What is, for me, the most striking perhaps is that the Biden administration, the president himself, but also the Secretary of State,

Tony Blinken, have actually made comments about the internal political debate in Israel, and that is not normal for an American administration.

AMANPOUR: What would be the context for the United States and for its -- well, its alliance, its policies in that region or anywhere if Israel's

democracy was compromised?

FORD: Well, I think the administration is being a little careful. You noticed that they used the word consensus and they urged the Israeli

political leadership to build a consensus among Israelis themselves. That's kind of a nice, gentle way of the Americans saying, be careful about the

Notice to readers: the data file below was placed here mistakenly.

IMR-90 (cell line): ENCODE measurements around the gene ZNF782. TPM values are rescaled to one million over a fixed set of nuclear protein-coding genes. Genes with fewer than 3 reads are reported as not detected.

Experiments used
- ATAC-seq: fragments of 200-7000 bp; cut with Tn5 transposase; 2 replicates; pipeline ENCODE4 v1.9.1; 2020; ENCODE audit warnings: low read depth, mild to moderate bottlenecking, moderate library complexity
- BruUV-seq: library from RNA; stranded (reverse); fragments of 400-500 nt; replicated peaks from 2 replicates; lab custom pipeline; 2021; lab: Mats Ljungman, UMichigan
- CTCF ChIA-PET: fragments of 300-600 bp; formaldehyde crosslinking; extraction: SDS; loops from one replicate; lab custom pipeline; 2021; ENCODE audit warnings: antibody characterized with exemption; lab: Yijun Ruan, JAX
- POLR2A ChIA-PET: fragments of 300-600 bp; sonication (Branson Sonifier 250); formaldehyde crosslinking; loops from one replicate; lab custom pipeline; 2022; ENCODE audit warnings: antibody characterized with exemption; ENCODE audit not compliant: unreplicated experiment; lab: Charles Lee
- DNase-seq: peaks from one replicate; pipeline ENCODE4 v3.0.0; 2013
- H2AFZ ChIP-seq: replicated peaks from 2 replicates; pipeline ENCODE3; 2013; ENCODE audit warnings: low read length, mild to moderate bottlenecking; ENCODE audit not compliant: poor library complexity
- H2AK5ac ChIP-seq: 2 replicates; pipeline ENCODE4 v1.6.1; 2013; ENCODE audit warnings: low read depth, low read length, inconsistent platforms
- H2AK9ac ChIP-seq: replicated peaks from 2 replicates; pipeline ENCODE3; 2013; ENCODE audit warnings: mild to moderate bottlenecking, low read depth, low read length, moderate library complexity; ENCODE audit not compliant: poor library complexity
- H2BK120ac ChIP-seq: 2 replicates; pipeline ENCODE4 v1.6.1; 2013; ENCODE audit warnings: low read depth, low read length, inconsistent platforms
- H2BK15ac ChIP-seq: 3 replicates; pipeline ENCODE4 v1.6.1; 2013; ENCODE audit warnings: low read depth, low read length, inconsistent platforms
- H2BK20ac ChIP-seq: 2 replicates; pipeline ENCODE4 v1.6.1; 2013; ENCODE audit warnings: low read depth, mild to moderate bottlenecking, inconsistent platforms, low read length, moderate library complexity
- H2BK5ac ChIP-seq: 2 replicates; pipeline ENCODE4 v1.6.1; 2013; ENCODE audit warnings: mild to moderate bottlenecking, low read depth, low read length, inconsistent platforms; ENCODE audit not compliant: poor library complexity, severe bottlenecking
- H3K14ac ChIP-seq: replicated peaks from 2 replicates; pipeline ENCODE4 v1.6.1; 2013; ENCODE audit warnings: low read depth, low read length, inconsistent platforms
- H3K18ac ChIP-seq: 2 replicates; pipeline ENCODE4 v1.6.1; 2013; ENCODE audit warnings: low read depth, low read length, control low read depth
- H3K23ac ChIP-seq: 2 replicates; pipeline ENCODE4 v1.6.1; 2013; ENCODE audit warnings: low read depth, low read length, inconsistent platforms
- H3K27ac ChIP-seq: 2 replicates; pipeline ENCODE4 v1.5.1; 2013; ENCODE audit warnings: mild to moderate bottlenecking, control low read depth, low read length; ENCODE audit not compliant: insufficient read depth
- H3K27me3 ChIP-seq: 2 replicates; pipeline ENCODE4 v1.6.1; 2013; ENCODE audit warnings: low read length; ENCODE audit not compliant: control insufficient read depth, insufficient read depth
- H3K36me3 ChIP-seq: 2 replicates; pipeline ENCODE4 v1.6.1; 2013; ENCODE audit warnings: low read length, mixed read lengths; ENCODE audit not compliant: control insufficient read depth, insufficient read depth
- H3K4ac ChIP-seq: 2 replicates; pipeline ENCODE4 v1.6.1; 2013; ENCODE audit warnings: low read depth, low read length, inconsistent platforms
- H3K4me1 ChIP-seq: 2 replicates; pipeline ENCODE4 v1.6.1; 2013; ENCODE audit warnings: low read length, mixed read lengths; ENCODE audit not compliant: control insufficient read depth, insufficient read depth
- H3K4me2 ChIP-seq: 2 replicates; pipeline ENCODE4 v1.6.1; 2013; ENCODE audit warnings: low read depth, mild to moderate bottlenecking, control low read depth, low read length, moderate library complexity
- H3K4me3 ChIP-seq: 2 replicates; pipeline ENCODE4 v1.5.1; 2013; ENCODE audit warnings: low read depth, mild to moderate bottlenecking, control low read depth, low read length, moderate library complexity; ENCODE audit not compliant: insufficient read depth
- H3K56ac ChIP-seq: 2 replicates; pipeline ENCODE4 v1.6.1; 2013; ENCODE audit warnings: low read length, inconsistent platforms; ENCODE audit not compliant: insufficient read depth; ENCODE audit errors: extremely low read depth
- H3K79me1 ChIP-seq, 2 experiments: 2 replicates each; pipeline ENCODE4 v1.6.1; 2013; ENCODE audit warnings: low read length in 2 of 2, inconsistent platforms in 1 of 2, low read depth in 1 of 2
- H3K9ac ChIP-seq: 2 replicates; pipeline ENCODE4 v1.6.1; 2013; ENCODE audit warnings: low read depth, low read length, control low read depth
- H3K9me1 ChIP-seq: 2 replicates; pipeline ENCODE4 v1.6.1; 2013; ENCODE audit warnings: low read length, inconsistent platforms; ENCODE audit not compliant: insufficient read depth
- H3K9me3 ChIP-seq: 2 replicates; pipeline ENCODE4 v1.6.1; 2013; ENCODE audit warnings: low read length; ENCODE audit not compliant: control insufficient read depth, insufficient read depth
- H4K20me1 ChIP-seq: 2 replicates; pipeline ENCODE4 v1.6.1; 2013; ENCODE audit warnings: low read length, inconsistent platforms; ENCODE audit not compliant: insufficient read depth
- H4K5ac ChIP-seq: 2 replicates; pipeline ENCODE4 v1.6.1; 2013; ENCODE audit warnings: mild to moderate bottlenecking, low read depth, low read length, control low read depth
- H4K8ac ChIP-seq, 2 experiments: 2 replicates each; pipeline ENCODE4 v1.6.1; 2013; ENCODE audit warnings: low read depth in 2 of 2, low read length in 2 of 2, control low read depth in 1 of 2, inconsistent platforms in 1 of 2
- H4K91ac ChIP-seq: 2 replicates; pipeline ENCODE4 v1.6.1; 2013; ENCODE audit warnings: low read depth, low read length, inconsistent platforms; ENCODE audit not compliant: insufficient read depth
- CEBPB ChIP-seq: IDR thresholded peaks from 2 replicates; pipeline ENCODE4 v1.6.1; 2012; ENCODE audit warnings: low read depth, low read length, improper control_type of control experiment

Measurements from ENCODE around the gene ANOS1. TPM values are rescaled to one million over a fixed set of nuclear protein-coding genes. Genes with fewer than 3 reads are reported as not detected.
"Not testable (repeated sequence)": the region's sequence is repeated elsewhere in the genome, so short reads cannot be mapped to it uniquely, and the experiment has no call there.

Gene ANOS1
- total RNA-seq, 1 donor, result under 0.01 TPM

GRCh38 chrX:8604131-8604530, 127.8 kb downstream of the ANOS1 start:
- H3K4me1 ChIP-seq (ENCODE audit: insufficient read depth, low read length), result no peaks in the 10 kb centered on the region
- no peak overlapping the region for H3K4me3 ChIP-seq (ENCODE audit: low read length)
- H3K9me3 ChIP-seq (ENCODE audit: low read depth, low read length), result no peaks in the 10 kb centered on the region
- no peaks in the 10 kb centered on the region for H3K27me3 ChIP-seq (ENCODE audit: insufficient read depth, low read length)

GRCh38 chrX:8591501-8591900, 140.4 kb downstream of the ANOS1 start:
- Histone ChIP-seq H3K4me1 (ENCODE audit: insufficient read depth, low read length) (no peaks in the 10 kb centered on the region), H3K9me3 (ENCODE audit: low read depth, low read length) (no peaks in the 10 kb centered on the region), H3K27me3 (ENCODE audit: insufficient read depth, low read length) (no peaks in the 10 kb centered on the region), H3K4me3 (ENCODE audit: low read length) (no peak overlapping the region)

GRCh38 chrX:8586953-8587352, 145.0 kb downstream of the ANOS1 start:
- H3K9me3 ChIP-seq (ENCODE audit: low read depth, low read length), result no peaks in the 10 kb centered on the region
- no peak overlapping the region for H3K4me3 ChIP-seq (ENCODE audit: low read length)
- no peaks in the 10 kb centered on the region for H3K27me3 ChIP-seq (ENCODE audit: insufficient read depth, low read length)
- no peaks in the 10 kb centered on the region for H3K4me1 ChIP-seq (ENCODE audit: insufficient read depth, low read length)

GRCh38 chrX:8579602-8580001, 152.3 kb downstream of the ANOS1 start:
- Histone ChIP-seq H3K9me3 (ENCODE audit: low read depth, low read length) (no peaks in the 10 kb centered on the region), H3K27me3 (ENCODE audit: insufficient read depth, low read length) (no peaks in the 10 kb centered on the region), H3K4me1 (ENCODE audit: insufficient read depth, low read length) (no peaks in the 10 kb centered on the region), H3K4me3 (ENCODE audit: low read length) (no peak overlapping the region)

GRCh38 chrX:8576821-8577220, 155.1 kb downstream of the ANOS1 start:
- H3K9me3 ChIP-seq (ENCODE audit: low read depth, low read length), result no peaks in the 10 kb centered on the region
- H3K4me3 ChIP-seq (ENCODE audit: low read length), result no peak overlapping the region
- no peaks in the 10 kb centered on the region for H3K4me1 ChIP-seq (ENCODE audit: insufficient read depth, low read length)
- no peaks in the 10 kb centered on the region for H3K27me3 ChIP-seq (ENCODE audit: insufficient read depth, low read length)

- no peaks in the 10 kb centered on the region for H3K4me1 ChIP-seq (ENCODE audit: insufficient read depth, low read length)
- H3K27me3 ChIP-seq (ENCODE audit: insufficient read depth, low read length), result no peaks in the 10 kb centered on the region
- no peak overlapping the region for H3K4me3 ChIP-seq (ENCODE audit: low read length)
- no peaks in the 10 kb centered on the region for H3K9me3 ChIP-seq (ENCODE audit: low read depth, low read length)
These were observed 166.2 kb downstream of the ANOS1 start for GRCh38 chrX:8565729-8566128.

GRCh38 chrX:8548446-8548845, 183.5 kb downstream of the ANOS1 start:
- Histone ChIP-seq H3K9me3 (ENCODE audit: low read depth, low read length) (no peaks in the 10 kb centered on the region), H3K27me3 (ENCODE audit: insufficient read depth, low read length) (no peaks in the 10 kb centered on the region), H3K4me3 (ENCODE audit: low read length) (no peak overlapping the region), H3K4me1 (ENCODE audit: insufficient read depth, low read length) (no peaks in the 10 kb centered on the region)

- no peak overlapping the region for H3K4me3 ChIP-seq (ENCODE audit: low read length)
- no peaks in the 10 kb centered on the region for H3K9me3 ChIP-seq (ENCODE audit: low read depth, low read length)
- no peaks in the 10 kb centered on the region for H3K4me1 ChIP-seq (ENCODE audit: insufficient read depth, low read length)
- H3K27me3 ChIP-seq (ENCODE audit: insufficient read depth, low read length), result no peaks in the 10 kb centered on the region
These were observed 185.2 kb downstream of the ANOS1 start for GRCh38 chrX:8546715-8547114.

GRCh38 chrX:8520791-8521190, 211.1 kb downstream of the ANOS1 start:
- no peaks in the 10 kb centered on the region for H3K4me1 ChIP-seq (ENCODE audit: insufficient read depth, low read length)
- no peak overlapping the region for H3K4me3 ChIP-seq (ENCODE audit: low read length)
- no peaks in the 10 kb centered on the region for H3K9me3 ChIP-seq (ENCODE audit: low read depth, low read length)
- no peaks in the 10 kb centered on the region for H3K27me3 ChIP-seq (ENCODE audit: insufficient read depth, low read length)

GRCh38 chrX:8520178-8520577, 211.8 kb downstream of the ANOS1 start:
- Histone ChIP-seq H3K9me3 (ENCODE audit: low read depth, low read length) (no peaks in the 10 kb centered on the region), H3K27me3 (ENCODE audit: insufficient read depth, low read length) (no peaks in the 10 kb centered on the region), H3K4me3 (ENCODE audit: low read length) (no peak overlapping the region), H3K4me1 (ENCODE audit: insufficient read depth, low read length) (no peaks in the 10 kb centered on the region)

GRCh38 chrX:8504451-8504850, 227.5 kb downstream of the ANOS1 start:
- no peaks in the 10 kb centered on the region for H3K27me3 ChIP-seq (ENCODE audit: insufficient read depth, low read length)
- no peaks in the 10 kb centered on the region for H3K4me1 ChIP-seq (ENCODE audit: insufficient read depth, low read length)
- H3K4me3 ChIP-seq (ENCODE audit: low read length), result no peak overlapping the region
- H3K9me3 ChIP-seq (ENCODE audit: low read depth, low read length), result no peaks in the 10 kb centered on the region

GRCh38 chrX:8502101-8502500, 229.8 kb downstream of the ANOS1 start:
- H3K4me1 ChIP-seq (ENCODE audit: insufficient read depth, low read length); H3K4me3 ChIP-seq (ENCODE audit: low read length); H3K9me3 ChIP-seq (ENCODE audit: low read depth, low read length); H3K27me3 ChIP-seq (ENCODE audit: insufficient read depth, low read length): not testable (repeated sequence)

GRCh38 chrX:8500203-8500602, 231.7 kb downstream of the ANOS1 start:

steps you are taking because they are divisive.

So, I think longer term, I think there are people in Washington who are wondering two things. First, is Israel going to be a democracy or not over

the medium of long-term? And second, related to the two-state solution you were talking about briefly there, will Israel be able to maintain its

status as a democracy and also a Jewish state if it in fact absorbs through annexation of millions of Palestinians?

AMANPOUR: Can I ask you now to talk about what unspeakable horror, in terms of a natural disaster, is happening in Syria where you were also --

where you were, the U.S. ambassador. We know that through international pressure, I suppose, of what is your view of why Bashar al-Assad has

decided not to allow two more openings more than a week after this earthquake for his people.

FORD: Well, first of all, I have to say it's a surprise. I don't think many people expected it. And I think the U.N. Humanitarian Relief boss,

Martin Griffiths, talked to him. I suspect also that the United Arab Emirates' Foreign Minister, Abdullah bin Zayed, was just in Damascus, and I

suspect he too was urging Bashar to take the step.